Nobody wants to do IVF. Whenever a couple or individual arrives at a fertility clinic, the strong goal is to work as naturally as possible to maximize the chances for pregnancy.
My suspicion is that this comes down to two reasons. Financial, yes, but importantly, emotional: For all of us, the plan was to achieve pregnancy naturally. It is a difficult step to move the act of fertilization into the laboratory.
But, if it has been more than six months of trying naturally together, there are three situations in which IVF may make the most sense:
Whenever male factor is present, couples may choose to try to maximize sperm quality. This could be done through lifestyle management, through vitamins to maximize sperm quality, through medication such as Clomid to maximize the stimulation of the testes, and through intrauterine insemination to deliver more sperm to the ends of the fallopian tubes.
But none of the above is as effective as doing IVF. This is because with IVF, we can bypass all concerns associated with count, motility, morphology, or obstructions related to previous vasectomy or a congenital absence of the vas. All are treated with a single procedure, by doing intracytoplasmic sperm injection, or ICSI. ICSI places the sperm into the eggs.
It is an extraordinarily effective treatment, as long as the sperm’s DNA can support a healthy embryo.
And so before doing IVF, you might consider getting a karyotype done to confirm normal genetics, and a DNA fragmentation assay of the sperm, if available, to ensure that the DNA being delivered is well packaged and likely to be easily handled by the eggs.
For these reasons, male factor subfertility may often be a serious frustration, but if sperm’s DNA quality can be confirmed, then your expectations for successful IVF can be very high.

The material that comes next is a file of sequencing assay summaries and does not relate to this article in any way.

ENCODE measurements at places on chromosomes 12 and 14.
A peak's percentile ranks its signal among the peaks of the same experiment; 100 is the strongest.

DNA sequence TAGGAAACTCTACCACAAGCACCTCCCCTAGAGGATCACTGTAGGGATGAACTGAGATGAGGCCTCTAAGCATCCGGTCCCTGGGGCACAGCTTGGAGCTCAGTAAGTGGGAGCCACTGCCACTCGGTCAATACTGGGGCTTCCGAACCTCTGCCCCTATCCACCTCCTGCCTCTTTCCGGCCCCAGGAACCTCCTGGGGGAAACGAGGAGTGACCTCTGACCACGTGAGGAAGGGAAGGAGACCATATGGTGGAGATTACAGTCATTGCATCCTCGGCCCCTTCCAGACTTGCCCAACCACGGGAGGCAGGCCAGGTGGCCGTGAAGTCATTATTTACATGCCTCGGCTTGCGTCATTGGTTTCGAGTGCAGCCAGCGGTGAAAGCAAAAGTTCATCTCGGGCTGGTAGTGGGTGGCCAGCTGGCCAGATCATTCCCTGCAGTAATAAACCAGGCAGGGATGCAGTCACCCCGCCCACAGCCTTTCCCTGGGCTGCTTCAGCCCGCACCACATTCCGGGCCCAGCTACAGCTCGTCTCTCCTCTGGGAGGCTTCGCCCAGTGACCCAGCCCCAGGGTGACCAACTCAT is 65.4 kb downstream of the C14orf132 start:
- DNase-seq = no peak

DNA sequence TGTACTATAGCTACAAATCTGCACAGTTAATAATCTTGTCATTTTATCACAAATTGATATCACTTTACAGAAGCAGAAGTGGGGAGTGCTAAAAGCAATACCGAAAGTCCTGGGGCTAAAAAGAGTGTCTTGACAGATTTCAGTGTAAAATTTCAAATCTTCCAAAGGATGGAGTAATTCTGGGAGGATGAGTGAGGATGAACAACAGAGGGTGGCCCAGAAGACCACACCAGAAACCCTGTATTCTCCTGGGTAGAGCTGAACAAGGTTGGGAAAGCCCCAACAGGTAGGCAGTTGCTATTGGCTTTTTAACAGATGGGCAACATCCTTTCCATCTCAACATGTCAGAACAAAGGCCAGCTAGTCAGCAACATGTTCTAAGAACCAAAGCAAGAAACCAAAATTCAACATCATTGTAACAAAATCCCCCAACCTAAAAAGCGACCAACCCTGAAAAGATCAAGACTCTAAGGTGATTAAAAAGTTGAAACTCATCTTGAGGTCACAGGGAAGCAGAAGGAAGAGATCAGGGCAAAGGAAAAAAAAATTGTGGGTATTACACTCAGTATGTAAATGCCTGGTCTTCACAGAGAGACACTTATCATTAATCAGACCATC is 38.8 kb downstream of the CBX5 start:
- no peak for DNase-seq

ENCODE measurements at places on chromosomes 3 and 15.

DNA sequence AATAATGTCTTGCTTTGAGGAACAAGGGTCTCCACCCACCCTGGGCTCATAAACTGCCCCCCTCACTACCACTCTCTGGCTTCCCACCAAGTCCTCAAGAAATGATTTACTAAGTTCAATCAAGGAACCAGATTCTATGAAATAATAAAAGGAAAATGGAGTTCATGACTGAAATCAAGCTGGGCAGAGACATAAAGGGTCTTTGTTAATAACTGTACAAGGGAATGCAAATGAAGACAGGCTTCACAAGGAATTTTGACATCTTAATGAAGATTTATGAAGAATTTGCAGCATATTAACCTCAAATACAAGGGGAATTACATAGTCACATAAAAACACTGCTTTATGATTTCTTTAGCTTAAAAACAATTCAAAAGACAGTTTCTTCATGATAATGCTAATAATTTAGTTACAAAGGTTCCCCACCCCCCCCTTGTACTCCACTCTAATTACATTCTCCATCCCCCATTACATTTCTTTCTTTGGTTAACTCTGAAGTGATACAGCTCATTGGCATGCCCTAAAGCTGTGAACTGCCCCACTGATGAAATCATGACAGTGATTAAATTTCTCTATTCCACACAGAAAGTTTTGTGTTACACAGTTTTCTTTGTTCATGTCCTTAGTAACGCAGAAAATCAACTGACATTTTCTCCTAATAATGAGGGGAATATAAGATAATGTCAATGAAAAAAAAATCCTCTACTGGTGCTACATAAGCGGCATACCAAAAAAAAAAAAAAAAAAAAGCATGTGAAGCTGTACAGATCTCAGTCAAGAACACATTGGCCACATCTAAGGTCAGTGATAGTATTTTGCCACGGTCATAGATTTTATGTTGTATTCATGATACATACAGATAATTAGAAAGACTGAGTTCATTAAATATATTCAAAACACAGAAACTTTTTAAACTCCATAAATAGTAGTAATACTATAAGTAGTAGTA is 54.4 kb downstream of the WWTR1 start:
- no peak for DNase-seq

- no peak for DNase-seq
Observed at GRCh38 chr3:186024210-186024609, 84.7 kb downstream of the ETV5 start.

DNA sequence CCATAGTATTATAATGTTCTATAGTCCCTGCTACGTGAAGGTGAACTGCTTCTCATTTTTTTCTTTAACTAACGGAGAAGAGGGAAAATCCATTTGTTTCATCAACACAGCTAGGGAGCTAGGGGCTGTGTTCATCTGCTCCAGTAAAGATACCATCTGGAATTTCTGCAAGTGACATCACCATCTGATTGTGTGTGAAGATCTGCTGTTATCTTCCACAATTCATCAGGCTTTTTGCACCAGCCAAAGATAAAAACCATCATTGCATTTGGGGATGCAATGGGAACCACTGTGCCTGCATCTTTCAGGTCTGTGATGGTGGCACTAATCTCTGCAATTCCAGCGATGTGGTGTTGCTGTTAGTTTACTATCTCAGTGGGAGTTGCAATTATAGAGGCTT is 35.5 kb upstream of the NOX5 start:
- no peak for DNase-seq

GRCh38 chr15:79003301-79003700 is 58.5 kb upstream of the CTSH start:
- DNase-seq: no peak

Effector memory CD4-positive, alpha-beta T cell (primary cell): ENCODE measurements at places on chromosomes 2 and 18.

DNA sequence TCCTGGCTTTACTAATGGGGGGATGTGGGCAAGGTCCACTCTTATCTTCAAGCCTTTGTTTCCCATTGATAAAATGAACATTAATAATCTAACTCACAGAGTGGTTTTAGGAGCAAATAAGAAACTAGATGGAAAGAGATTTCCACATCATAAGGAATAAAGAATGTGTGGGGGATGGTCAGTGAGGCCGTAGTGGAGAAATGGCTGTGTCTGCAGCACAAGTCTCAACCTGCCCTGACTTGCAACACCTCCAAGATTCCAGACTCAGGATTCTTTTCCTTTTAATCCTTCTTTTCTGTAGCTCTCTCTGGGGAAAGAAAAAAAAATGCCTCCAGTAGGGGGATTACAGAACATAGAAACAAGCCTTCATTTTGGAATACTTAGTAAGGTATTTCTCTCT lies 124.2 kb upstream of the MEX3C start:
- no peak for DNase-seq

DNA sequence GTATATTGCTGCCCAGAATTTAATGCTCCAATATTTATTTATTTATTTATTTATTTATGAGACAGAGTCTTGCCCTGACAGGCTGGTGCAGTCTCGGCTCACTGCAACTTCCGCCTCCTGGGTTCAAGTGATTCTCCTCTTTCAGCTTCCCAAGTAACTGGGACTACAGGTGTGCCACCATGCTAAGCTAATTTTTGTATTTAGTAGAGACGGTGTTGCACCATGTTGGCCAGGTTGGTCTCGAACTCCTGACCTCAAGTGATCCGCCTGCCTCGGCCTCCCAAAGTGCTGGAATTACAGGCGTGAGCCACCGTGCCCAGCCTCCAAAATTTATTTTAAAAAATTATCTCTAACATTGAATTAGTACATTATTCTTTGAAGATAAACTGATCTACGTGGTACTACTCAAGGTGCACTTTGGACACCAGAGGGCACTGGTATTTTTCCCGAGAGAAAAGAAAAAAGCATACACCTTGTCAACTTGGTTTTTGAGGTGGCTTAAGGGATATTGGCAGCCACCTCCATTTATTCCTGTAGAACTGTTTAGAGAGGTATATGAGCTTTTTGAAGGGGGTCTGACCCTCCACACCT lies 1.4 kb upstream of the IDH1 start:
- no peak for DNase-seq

It’s rare that compromised fallopian tubes will be able to be reopened through a cannulation procedure, very rare. The reality is that IVF is a far more successful approach, because it simply bypasses the fallopian tubes. Pregnancy rates can often be superb for a couple facing a situation where eggs and sperm are of good quality, the uterine structure is healthy, and the maternal health is excellent. If it is just a mechanical issue – sperm could not reach the eggs – IVF is a bypass.
As noted, we can try cannulation, or sometimes, if tubes are only partially compromised, we will look to inseminations.
“Partial compromise” can be very difficult to diagnose. Imaging, such as sonohystogram and HSG (hysterosalpingogram) will routinely miss compromised tubes, and the gold standard of investigation – laparoscopy – is highly interventional and invasive. For that reason, we miss fallopian tube compromise with great frequency, and arguably the number one cause for unexplained infertility will prove to be tubal dysfunction. It is for that reason that unexplained infertility is often also well treated through IVF.
A major risk for tubal compromise is low-grade endometriosis, but any source of pelvic scarring, including pelvic inflammatory disease from a previous STD like Chlamydia, a ruptured appendix, or other bowel surgery, all are risk factors for tubal compromise.
3. High quantity of low quality eggs
This situation is more complex. Many couples, particularly when women are over thirty-five years, increasingly worry about egg quality.
On the face of it, IVF would not seem to be all that beneficial; simply placing a sperm inside the egg does not increase its quality. Ninety-three percent of first trimester losses are related to embryo quality, 90% of which come back to egg. So, egg quality is a serious concern in any fertility setting.
The advantage that IVF can provide is this: Numbers. With high-dose fertility drugs, instead of the two to four eggs we will often encourage people to have intercourse or inseminations with, we would be aiming for ten, fifteen or twenty eggs with IVF.
And so it is a numbers game: If egg quality is a concern, and egg quantity is high, then IVF has a superb chance of being more beneficial than any other therapy for the shear advantages that come when ten to twenty eggs are fertilized at a time. It is like one to two years of trying naturally all focused into a single cycle.
And so when is IVF less successful?
Arguably, IVF is less successful when none of the elements above are present: If egg quality is a potential concern, but egg quantity is low, with all other parameters being normal, then IVF is unlikely to be of great benefit. When the issue is related only to uterine structure or implantation, IVF is unlikely to be successful, and if the issue is related to the couple’s overall health, IVF is unlikely to be successful.
IVF, therefore, may be our gold standard of therapy, but it is not for everybody. Still, if any of the three diagnoses above apply to your situation, and it has been a number of months of trying with other means, then IVF may well be considered as a reasonable option.